Over the next 1-2 years, the displaced talent visa pilot will give around 50-100 primary applicants the chance to move to the UK to gain skilled employment in a variety of fields, including engineering, construction and IT. The scheme will be aimed at refugees who have fled conflict and violence in Iraq, Syria and Gaza.
While the initial pilot is limited to up to 100 applications, the programme seeks to test whether a more permanent solution, such as a displaced talent visa or a displaced talent stream to the existing skilled worker route in the UK, is both viable and/or necessary.
Essentially, the end goal is to normalise displaced talent mobility, enabling refugees to move to the UK and undertake sponsored employment as skilled workers, and to open up a new labour market to UK employers in critical fields with a shortage of suitably qualified staff.
There is currently not a level playing field in migration frameworks across the globe, including the UK, where forcibly displaced people are faced with various obstacles that stem directly from the circumstances of displacement. These obstacles can be overcome, either by enhancing flexibility or by creating bespoke pathways for skilled people in need of international protection. A new displaced talent visa will level the playing field so that refugees and other displaced people can compete fairly in the international labour market, using their own skills to change their fortunes and rebuild their lives with dignity.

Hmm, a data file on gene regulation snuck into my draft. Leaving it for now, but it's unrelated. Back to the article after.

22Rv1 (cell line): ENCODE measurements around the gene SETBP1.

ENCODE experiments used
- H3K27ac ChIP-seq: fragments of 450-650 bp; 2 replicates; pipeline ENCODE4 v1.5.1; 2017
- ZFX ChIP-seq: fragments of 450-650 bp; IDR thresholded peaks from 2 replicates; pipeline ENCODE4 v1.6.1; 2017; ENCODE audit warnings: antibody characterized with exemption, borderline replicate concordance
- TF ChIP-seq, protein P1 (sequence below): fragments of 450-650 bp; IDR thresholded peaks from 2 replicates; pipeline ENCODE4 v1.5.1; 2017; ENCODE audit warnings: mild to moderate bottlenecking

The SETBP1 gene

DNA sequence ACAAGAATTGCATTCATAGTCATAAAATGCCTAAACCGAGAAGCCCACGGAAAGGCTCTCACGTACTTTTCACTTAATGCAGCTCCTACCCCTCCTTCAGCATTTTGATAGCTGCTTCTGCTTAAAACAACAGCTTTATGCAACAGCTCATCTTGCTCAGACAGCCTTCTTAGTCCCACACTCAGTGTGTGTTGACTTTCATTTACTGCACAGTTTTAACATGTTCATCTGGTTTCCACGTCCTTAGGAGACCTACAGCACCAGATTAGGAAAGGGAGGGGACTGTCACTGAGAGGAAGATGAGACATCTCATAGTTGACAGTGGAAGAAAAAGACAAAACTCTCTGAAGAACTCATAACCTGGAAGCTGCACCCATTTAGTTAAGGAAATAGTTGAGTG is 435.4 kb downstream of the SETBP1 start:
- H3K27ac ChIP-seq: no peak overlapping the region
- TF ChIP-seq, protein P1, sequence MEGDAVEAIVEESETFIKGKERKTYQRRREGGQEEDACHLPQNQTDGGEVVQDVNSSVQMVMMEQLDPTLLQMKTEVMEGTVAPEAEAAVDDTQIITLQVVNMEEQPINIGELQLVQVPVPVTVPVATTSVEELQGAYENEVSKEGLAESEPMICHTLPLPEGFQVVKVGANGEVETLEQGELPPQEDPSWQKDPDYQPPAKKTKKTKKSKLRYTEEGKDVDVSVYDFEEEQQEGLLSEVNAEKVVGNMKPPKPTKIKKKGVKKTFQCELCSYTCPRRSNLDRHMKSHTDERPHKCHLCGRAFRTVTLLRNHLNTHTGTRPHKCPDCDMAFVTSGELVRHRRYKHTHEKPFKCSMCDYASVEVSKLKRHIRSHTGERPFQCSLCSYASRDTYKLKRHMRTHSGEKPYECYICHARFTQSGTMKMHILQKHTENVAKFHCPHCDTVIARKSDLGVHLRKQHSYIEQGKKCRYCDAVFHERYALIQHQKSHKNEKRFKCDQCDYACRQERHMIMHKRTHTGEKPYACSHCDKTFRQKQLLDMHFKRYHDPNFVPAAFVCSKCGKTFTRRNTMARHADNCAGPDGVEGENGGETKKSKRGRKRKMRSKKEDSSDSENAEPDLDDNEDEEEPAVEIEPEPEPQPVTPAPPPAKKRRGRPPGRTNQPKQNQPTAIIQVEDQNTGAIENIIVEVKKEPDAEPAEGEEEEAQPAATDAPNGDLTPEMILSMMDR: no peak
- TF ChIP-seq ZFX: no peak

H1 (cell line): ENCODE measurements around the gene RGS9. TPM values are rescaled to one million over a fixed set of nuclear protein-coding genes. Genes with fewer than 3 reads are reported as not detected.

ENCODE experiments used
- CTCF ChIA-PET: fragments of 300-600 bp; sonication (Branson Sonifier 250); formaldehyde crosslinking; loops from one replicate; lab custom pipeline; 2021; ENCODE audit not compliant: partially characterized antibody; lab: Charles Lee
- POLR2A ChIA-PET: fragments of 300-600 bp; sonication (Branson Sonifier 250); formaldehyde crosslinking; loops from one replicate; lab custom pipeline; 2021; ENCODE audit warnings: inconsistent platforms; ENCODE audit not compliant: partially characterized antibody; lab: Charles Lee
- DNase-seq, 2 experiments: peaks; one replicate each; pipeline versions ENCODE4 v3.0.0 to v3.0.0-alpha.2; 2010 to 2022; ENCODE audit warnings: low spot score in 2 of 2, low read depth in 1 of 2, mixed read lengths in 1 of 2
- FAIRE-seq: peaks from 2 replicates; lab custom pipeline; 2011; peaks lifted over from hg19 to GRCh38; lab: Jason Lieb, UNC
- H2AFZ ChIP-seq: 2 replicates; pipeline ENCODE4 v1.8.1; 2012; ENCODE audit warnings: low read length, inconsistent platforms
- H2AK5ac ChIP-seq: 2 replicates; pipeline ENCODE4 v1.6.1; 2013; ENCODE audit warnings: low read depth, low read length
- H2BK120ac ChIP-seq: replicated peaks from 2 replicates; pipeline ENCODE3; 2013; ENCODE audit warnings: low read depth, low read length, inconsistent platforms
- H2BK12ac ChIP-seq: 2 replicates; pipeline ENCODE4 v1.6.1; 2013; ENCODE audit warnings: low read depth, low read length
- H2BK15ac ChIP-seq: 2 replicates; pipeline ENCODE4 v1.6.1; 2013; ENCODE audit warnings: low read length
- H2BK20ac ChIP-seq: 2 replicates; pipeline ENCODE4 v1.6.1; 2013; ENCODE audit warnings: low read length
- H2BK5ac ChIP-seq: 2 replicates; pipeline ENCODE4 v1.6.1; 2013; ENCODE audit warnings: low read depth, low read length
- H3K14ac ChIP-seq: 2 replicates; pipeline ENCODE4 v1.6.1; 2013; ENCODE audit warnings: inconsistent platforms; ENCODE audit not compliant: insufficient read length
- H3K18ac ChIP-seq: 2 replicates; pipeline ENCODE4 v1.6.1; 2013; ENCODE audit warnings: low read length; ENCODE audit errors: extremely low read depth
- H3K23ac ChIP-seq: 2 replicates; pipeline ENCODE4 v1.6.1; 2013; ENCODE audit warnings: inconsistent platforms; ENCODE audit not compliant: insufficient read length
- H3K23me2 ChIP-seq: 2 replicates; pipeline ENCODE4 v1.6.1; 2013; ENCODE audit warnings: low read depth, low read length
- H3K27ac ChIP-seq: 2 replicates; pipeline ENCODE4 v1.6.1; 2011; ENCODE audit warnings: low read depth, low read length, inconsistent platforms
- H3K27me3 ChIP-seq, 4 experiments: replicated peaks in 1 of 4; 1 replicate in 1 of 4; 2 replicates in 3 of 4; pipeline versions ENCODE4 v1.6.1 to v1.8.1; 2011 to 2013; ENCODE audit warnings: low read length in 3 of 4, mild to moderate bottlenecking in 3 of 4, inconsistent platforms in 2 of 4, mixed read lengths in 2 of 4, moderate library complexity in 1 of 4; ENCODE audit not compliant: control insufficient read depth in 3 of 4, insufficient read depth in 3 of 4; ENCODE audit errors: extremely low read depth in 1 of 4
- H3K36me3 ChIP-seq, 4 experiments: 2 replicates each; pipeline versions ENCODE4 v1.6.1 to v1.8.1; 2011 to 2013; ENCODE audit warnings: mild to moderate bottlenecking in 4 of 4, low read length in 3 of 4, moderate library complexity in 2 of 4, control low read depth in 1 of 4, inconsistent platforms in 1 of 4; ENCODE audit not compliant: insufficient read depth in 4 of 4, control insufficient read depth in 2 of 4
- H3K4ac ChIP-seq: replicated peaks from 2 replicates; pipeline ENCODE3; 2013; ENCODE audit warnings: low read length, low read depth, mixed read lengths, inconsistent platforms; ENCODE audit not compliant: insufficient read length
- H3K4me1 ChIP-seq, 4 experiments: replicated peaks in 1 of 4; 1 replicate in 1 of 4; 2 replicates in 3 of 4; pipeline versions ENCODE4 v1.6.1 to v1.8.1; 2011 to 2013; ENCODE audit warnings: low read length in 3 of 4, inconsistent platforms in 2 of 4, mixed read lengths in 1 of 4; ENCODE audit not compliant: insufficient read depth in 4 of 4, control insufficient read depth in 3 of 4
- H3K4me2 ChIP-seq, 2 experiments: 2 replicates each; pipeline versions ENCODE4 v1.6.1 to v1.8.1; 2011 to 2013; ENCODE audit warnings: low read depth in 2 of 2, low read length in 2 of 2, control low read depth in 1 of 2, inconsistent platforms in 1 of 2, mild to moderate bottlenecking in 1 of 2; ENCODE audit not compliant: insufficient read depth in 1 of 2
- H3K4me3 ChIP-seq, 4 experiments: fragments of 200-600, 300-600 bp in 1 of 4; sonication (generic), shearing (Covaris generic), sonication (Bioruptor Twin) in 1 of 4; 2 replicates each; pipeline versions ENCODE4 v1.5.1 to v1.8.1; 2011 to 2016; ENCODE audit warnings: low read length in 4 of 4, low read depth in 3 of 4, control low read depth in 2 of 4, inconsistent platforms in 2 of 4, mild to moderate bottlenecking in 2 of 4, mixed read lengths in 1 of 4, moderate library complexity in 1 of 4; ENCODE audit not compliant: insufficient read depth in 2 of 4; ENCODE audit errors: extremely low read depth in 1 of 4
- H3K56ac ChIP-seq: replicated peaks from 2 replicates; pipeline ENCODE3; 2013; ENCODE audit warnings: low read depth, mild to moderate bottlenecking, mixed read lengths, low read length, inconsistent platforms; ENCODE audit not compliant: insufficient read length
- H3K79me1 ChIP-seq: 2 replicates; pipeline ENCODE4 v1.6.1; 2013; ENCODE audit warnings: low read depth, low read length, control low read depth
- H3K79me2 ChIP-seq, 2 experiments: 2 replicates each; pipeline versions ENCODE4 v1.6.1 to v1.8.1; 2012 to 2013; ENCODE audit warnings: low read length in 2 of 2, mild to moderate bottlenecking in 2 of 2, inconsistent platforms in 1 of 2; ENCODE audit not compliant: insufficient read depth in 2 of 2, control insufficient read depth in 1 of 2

The use of displaced talent mobility will also provide an opportunity for UK employers to recruit skilled workers who have both the skillset and capability to fill roles that the employer would otherwise find difficult to fill. UK employers will benefit from the skills that migrant workers can bring, whilst filling a skills shortage with capable and experienced employees.
What will the displaced talent visa allow?
Being granted permission under the pilot scheme to come to the UK for work in a skilled occupation is likely to operate in the same way as a skilled worker visa. The skilled worker route allows approved UK employers to sponsor workers to undertake skilled jobs in the UK, subject to requirements such as a minimum salary and skill level and English Language proficiency.
With permission under the skilled worker route, the visa-holder can work in an eligible job, bring their partner and children with them, provided they are eligible, and apply to settle permanently once they have lived in the UK for 5 years and meet the other eligibility requirements. As with all international skilled workers, candidates under the displaced talent visa programme will be entitled to a 5-year skilled worker visa, together with the opportunity to apply for indefinite leave to remain, provided the relevant criteria is met.